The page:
As one who’s been in this industry for several decades, it is interesting to look at the past, present, and, in a limited way, future of supply chain management. And what a ride it’s been. As evidence of how the field has changed over the past 30-plus years, consider that one of its leading professional organizations changed its name not once but twice in that time to reflect members’ shifting responsibilities—progressing from the National Council of Physical Distribution Management (NCPDM) to the Council of Logistics Management (CLM) and finally to the Council of Supply Chain Management Professionals (CSCMP) in 2005.
In many companies, the road to change was rocky. “Supply chain” meant different things to different people, and the organizational structures reflected that. For many managers, titles changed but responsibilities did not. For others, it was exactly the opposite. Finally, in 2003, CLM (now CSCMP) developed a definition of supply chain management that was intended to clear up the confusion. It reads as follows:
Supply chain management encompasses the planning and management of all activities involved in sourcing and procurement, conversion, and all logistics management activities. Importantly, it also includes coordination and collaboration with channel partners, which can be suppliers, intermediaries, third-party service providers, and customers. In essence, supply chain management integrates supply and demand management within and across companies.
The definition emphasizes coordination and collaboration, which have become critical to supply chain management. You will notice, however, that there is no mention of technology, which, in my opinion, has become the driving force behind today’s supply chains.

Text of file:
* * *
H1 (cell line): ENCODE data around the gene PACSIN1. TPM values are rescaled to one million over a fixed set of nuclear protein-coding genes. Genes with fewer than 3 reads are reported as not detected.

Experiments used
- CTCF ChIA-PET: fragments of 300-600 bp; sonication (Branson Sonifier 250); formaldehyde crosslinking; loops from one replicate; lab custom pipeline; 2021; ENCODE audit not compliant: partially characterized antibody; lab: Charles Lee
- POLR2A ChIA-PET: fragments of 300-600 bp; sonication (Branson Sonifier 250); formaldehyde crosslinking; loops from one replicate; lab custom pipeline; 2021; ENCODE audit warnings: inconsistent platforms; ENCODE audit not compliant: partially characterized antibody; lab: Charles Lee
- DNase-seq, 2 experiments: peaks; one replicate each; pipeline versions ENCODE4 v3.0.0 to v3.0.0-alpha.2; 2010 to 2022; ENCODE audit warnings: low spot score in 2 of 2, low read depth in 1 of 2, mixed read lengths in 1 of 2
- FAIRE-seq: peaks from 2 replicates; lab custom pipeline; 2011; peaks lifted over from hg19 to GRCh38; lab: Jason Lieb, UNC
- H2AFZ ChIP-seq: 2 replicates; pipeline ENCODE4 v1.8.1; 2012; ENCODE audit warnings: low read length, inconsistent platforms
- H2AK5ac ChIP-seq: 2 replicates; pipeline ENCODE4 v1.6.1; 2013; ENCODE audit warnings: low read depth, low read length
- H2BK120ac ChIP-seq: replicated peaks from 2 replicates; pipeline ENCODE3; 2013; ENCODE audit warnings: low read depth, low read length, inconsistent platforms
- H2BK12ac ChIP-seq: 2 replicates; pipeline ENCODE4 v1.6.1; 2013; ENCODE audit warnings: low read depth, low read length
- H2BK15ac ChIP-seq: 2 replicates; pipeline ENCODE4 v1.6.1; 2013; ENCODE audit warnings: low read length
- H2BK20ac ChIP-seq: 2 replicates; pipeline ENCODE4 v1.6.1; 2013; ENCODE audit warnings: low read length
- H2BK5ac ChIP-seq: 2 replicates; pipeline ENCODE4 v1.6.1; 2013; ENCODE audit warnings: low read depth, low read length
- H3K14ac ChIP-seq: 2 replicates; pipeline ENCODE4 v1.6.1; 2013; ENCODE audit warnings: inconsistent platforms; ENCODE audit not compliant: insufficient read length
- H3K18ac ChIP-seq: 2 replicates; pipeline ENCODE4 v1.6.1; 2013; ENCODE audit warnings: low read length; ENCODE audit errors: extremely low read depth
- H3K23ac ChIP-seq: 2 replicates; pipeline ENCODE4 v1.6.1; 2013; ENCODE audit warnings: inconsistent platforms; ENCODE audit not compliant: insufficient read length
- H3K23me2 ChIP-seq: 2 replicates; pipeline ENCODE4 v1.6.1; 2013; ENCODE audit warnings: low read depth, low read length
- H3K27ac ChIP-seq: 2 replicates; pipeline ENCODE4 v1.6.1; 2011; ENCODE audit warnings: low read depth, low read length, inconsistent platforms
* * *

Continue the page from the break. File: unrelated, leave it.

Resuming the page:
Very quickly, we have moved beyond the basics of transportation, warehousing, inventory management, and purchasing to a much more sophisticated playing field that’s powered by technology. And in today’s world, technology no longer just means warehouse management, transportation management, and order processing systems; it has also come to include what are known as “disruptive technologies.”
What are the major disruptive technologies in the supply chain? In a Jan. 27 conference call conducted by Stifel Capital Markets, Steve Sashihara, CEO of Princeton Consultants, identified five technologies that are affecting transportation and logistics. They are as follows:
- Drones. Already being used in several industries, unmanned aircraft have a future in supply chain deliveries if issues with weight capacity and energy consumption can be resolved.
- Self-driving/autonomous trucks. In light of the long-standing truck driver shortage, self-driving vehicles could have a very bright future.
- “Uber for freight.” This is not a new idea, but today’s technology makes online freight scheduling a more economical and efficient process.
- The Internet of Things. Thanks to sensors and other smart devices, forklifts, packages, tractors, trailers, and robots can now communicate with each other, making human intervention less necessary.
- Big data. The past few years have seen an explosion in the amount (and types) of data that are available to supply chain managers. The issue is not the volume of information, however, but what you do with it.
There are others Sashihara did not mention. For example, 3-D printing, artificial intelligence, blockchain, and robotics in general certainly qualify as disruptive technologies. And I think we can safely say there are more to come.
What does all this mean for industry professionals? For one thing, it means that tomorrow’s supply chain managers will need to be well versed in all the various supply chain functions as well as the underlying technology. It also means that today’s managers will need to start devoting much more time to education than they’ve been used to. In the modern supply chain environment, self-development should be a top priority.
About the Author
Clifford F. Lynch is principal of C.F. Lynch & Associates, a provider of logistics management advisory services, and author of Logistics Outsourcing – A Management Guide and co-author of The Role of Transportation in the Supply Chain. He can be reached at firstname.lastname@example.org.